By Benjamin Picton, senior strategist at Rabobank
US non-farm payrolls underwhelmed on Friday, and it is clear that inflation is now defeated. Well, not really. But you wouldn’t know it from the way the bond market reacted to the figures. The US 10-year treasury yield gave up 14bps after official figures showed that employment rose by *only* 187,000 in July. The market was looking for a gain of 200,000, so it was a slight miss for the month. The source of much of the optimism seems to be downward revisions for employment in June and May, but even with those revisions employment is still growing faster than the labor force. Consequently, the unemployment rate ticked lower to 3.5% and growth in average hourly earnings held at 4.4%. Conclusive?
Bond market jubilation wasn’t completely contained to the long end. There wasn’t much movement in the implied probability of a further rate hike in the Fed Funds futures, but the implied rate as at December next year fell by about 10bps. The bond market seems to be suggesting that the jobs figures point to a faster economic slowdown and more active easing cycle from the Fed in an attempt to pilot the economy into a beautiful soft landing, rather than ending up as a dark smudge on the tarmac.
While the bond market went Pollyanna on Friday, equities read things differently. The S&P500 was off by more than half a percentage point and the NASDAQ down by more than a third of a percentage point (with tech stock valuations no doubt supported by falling bond yields). The Dow Jones has now fallen for three straight sessions after setting a new record for most consecutive up days between July 10th and 26th (13 in a row). “Sell in May and go away” appears to have been bad advice this year, but are we now at the beginning of an overdue correction in equity markets? A cursory check of the total assets on the Fed’s balance sheet show that we are now back below the levels reached in early March, before the collapse of SVB, Signature Bank and First Republic necessitated another one of those ‘mid-course corrections’ whereby balance sheet reduction was put into hard reverse.
Between July and September the US Treasury is expecting to cram more new issuance into the market than was previously suggested. Lower tax receipts, higher outlays and the effects of the debt ceiling negotiations earlier in the year on delaying new issuance seems to have created a bulge in the debt marketing pipeline. While the Treasury is mopping up cash, the Fed has also swung from being a net buyer of debt to a net seller, suggesting that securities will be more plentiful and cash more scarce. This, combined with the perception that we are nearing the end of the Fed hiking cycle is a likely driver for the bear steepening that we have seen since the end of June.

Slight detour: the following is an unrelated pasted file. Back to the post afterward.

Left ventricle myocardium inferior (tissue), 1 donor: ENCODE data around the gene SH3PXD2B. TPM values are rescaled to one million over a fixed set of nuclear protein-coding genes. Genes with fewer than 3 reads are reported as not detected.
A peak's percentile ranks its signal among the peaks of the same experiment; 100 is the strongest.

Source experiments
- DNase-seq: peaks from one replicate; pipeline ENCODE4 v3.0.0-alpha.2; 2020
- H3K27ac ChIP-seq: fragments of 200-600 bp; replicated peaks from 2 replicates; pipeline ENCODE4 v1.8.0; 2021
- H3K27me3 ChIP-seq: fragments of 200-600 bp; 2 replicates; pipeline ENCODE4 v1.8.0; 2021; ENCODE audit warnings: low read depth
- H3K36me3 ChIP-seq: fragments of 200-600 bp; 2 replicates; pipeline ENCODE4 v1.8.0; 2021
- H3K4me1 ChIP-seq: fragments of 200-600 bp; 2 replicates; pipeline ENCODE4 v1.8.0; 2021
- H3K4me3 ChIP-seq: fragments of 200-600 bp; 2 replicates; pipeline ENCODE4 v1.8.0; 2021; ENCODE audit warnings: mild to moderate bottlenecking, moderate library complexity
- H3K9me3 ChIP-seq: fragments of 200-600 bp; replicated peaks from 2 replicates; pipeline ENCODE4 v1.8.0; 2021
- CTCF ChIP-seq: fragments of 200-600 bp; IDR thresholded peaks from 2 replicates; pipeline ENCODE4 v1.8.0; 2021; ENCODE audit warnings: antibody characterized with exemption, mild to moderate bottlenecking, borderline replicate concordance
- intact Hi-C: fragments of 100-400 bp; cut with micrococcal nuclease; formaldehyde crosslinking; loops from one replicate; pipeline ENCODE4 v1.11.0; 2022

P/E ratios on the S&P500 are above 20x at the moment. So, as they say on Twitter: “whomst equity risk?” With valuations that high, and dividend yields running at a piddling 1.54%, it seems hard to get bulled-up on equity beta from here. That may be why we are seeing average 1-day price moves following earnings releases showing negative for every sector except materials and financials despite broadly strong bottom-line growth. So, is this as good as it gets for equities? Or does the prospect of an impending easing cycle from central banks present enough of a carrot to keep equities bid as a relative value play versus bonds?
Developments in commodity markets are even more interesting. My colleague Teeuwe Mevissen covered Belarussian incursions into Polish airspace and Russian rocket attacks on Ukrainian grain facilities close to the Romanian border last week. This morning we are seeing CBOT wheat futures up more than 11USc/bu following reports of a Ukrainian drone strikes on a Russian warship and oil tanker in the Black Sea over the weekend. The situation is developing into a tit-for-tat as Ukraine seeks to cripple Russia’s capacity to fund its war effort through commodity exports.
Understandably, the world’s gaze is fixed on the situation in Ukraine, but this isn’t the only flashpoint for commodities. Last Tuesday we wrote about the coup in Niger impacting upon the supply of uranium to the French nuclear industry. Niger supplies 25% of Europe’s uranium, and signs that the military junta is cosying up to Wagner Group potentially puts close to 60% of the world’s mined uranium under the influence of the Kremlin. Even more concerningly, Russia itself dominates the market for uranium enrichment, while the West has allowed its own capabilities in this area to wither on the vine via comforting delusions of the End of History. Clearly there are many risks here, with potentially severe implications for energy security and decarbonisation efforts.
The United States is alive to these risks, but has perhaps been too slow off the mark in addressing them and in convincing her allies to do the same The Associated Press reported over the weekend that the US is considering stationing military personnel on commercial ships traversing the Strait of Hormuz to deter Iranian seizures of tanker vessels. This would be an unprecedented move aimed at ensuring the integrity of 20% of the world’s oil trade, which flows through the region. Again, Western Europe has the most to lose here.
So, yields are down for the time being but you can’t print grain, or oil, or uranium, so risks of further supply shocks remain. For the time being though, happy days are here again!